As parents, we naturally want our children to be happy. When they become teenagers, however, that can be a lofty goal. A combination of the increased responsibilities and expectations as they get older and hormonal fluctuations can cause teenagers to be, to use a word from their vernacular, “angsty.”
Recently, there has been quite a bit of concern on a state and national level about rising rates of depression in teenagers and preteens. Alaska teens already have one of the highest suicide rates in the nation, and that was before the pandemic cut many teens off from their important social networks – friends and school – which provided important support structures for many.
It’s reasonable, therefore, for parents to keep a close eye on their teens for any warning signs that they are struggling with mental health issues.
So how do you know when your unhappy teenager is struggling with something more than just the normal ups and downs of life?
Many of the symptoms of mental health struggles for teens look a lot like the typical symptoms of a moody teen – feelings of sadness and hopelessness, low energy, withdrawn behavior, changes in sleeping or eating patterns, and problems with concentration or focus. The trick, mental health experts say, is to watch for trends versus one-time events. If symptoms last for longer than a day or two, or reoccur regularly, it may be time to seek help.
The first thing you can do, experts say, is reach out to your teen and talk with them about how they are feeling. This may sound like a no-brainer, but given the sometimes-prickly nature of teens, it’s not surprising some parents don’t want to poke the bear, so to speak. But talking with your teens about how they are feeling, and offering them an outlet to express their feelings is important.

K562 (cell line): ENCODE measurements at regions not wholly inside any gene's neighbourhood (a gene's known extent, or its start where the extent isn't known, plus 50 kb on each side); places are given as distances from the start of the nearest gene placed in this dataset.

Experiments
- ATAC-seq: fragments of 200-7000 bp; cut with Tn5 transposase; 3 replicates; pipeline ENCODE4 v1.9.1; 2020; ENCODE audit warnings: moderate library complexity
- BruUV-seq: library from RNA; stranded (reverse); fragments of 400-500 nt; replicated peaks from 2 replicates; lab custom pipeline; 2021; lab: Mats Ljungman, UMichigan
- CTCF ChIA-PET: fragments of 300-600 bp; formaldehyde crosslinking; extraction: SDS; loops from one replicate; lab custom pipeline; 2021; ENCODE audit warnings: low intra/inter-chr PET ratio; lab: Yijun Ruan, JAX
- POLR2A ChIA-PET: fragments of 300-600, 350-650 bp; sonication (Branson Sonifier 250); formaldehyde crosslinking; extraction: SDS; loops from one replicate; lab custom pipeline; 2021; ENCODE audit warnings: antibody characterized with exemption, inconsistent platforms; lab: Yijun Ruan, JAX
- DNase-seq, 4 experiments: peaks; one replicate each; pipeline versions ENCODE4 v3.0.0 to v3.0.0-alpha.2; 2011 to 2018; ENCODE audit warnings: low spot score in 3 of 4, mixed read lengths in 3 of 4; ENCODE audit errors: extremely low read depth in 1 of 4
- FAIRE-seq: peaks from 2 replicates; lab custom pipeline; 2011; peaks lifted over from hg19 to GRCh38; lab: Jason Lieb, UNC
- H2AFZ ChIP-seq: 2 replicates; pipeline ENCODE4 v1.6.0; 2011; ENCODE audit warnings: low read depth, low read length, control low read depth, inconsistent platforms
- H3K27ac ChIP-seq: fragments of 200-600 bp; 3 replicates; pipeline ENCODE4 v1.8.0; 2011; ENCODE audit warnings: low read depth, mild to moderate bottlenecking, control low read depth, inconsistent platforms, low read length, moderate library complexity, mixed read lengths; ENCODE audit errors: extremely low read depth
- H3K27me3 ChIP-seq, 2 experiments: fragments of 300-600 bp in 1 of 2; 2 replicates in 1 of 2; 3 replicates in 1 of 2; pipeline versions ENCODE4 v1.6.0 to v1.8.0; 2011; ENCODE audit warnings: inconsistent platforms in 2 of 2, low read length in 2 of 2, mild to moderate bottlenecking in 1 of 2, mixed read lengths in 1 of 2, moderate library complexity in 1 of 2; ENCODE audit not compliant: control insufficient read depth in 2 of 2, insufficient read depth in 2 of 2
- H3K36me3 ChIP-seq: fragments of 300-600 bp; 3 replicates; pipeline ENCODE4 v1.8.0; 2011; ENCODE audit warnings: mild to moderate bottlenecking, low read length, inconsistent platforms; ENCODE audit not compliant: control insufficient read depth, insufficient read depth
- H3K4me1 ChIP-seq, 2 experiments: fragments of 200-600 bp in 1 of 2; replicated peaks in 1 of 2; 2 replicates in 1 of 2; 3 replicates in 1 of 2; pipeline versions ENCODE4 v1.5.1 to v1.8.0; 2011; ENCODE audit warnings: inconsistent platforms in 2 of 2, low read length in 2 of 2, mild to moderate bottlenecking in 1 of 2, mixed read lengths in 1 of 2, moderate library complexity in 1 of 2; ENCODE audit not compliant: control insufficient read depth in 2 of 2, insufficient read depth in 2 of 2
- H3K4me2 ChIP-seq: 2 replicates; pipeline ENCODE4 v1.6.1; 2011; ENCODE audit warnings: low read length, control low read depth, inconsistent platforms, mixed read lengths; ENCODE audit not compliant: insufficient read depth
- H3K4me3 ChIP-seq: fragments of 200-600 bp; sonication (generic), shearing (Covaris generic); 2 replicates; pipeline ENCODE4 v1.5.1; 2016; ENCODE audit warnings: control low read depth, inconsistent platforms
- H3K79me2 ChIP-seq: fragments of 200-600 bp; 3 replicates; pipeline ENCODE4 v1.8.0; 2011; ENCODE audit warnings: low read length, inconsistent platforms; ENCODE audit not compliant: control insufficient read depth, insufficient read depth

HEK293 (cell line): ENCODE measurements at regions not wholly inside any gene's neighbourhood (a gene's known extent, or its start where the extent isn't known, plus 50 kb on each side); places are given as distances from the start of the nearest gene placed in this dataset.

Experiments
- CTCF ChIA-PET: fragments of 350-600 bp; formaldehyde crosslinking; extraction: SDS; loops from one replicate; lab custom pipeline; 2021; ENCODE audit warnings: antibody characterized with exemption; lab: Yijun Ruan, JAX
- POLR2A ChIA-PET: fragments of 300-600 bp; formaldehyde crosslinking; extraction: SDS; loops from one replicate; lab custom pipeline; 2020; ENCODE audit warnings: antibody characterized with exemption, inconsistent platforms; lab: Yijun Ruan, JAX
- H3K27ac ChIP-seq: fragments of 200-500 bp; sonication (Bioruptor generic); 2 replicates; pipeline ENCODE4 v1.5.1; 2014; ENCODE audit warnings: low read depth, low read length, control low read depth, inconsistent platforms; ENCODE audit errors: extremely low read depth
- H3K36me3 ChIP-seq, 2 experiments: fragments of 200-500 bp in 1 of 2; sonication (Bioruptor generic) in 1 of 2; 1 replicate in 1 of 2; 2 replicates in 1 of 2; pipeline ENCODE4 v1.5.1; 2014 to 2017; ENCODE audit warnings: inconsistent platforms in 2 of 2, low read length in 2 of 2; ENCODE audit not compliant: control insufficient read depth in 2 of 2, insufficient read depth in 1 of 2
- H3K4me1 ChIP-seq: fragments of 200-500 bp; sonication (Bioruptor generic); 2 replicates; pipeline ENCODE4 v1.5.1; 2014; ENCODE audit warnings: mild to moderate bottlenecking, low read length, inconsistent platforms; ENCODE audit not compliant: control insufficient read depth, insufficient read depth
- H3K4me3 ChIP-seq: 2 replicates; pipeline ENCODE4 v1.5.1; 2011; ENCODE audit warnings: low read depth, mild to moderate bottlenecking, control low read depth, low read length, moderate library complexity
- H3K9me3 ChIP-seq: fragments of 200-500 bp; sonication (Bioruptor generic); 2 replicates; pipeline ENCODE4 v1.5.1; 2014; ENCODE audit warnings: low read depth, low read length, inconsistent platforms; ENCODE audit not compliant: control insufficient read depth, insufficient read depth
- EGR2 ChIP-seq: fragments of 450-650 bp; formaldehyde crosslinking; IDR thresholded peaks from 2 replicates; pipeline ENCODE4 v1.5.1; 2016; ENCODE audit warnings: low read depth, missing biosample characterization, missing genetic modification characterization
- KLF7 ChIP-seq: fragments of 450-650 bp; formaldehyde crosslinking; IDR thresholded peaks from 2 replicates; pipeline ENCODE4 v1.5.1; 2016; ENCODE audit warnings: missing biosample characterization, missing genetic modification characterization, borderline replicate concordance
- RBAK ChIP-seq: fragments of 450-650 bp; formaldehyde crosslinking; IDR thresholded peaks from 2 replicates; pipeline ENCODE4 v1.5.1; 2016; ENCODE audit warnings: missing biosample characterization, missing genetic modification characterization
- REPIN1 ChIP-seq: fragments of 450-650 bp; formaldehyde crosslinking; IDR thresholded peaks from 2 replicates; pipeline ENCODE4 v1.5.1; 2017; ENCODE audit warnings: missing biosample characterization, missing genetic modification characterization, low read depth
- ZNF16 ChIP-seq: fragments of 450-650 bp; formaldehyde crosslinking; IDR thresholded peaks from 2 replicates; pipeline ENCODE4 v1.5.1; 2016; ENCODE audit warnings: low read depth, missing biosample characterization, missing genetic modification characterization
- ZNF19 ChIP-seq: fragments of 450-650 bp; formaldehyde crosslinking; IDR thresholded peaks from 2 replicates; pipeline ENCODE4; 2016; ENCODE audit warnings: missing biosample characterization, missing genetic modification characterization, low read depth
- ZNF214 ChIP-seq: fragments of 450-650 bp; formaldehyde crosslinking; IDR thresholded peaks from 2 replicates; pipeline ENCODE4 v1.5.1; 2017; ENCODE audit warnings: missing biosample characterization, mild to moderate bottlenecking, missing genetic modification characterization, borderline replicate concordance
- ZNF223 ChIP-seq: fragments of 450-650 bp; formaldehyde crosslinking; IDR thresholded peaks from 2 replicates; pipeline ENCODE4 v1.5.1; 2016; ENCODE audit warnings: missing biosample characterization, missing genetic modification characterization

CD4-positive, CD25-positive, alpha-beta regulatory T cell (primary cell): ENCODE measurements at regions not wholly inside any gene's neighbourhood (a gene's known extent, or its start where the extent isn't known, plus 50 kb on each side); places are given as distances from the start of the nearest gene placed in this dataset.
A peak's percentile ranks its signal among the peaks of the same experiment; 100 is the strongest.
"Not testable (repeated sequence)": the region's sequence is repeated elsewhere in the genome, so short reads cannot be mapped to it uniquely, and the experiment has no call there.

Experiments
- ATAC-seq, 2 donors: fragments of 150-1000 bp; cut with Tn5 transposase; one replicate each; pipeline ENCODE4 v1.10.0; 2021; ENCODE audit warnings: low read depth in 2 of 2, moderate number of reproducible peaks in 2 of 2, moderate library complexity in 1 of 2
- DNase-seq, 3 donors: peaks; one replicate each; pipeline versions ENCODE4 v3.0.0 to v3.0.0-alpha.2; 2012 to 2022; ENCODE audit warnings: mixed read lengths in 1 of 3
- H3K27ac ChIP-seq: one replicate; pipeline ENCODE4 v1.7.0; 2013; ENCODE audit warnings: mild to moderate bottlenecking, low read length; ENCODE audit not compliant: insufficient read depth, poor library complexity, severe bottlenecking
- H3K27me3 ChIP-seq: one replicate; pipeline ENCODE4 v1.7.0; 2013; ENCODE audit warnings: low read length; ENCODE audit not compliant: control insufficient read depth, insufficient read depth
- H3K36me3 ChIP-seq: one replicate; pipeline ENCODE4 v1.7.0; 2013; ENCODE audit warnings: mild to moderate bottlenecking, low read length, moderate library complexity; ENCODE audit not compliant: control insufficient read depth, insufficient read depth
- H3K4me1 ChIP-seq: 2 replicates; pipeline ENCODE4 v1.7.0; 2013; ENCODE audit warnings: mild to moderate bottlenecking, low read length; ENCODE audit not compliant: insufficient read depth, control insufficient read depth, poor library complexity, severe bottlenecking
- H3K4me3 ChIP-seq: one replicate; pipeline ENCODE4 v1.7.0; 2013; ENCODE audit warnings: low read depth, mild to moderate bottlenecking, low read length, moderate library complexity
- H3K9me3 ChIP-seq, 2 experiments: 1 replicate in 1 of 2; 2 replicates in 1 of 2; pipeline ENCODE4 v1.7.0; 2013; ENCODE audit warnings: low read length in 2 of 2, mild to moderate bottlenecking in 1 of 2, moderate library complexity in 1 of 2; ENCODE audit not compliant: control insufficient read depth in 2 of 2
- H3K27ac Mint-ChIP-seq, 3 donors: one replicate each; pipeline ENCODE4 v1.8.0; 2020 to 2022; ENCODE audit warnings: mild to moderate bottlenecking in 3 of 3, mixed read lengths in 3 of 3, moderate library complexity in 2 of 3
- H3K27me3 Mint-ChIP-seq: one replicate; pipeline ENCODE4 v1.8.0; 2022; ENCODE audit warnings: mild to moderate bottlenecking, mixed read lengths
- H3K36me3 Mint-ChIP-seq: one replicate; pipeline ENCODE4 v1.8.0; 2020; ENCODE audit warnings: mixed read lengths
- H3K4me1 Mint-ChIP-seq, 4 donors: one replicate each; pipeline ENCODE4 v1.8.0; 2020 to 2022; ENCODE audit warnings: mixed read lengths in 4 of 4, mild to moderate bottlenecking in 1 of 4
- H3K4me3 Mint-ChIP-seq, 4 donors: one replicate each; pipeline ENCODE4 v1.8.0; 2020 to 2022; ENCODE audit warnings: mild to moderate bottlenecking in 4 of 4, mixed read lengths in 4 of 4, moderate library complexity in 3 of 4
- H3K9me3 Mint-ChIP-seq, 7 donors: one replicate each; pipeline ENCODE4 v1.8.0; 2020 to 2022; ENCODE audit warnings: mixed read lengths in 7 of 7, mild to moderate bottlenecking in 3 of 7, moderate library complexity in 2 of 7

Many teens who are struggling with depression and other mental health problems, say they didn’t know where to turn for help. Alaska has limited resources for anyone with mental health problems, and teens especially, who lack life experience, can fall through the cracks because they may not know how serious their conditions really are. Having someone validate their struggle and offer a hand seeking out therapies and counseling can make a huge difference.
Part of the barrier, perhaps, to having those conversations with our teens are the stigmas and fears surrounding mental health problems. Unlike broken bones or easily diagnosed and understandable ailments, mental health issues fall into a gray area where answers are less than clear-cut. But just like we couldn’t imagine ignoring a teen with a broken leg, we also must face the fact that depression and other mental health struggles are real, and those struggling with them can’t just “snap out of it.”
There are, thankfully, therapies that can help, from counseling to prescription medicines that help balance chemical imbalances that may be at play. A general practitioner doctor should be able to point you in the direction of local resources, and today, telemedicine has broadened counseling and diagnosis options for those living in rural areas. Persistence, however, is key and finding the best answers and treatments may take time.
In the meantime, there is a lot you can do, from helping teens make good choices about healthy habits, like eating balanced meals and getting enough sleep. While those won’t fix many mental health problems, they will help make managing them easier, as anyone who has struggled with drama after a sleepless night or on an empty stomach knows.
Most of all, however, it is important to remain a consistent advocate for your teen, even when that isn’t easy, or they don’t appear to want that help at the time. Just knowing that there is someone in their corner can be a huge comfort, even if they can’t express it at the time.
If you or someone you know are dealing with a mental crisis or suicidal thoughts, you can call the Alaska Careline at 1-877-266-HELP or the National Suicide Prevention line at 1-800-273-8255. You can also text National Alliance on Mental Illness to 741741 to access the Crisis Text Line anytime. For more information on the Alaska Suicide Prevention Council and suicide in Alaska, visit dhss.alaska.gov/suicideprevention and namialaska.org/crisis-resources.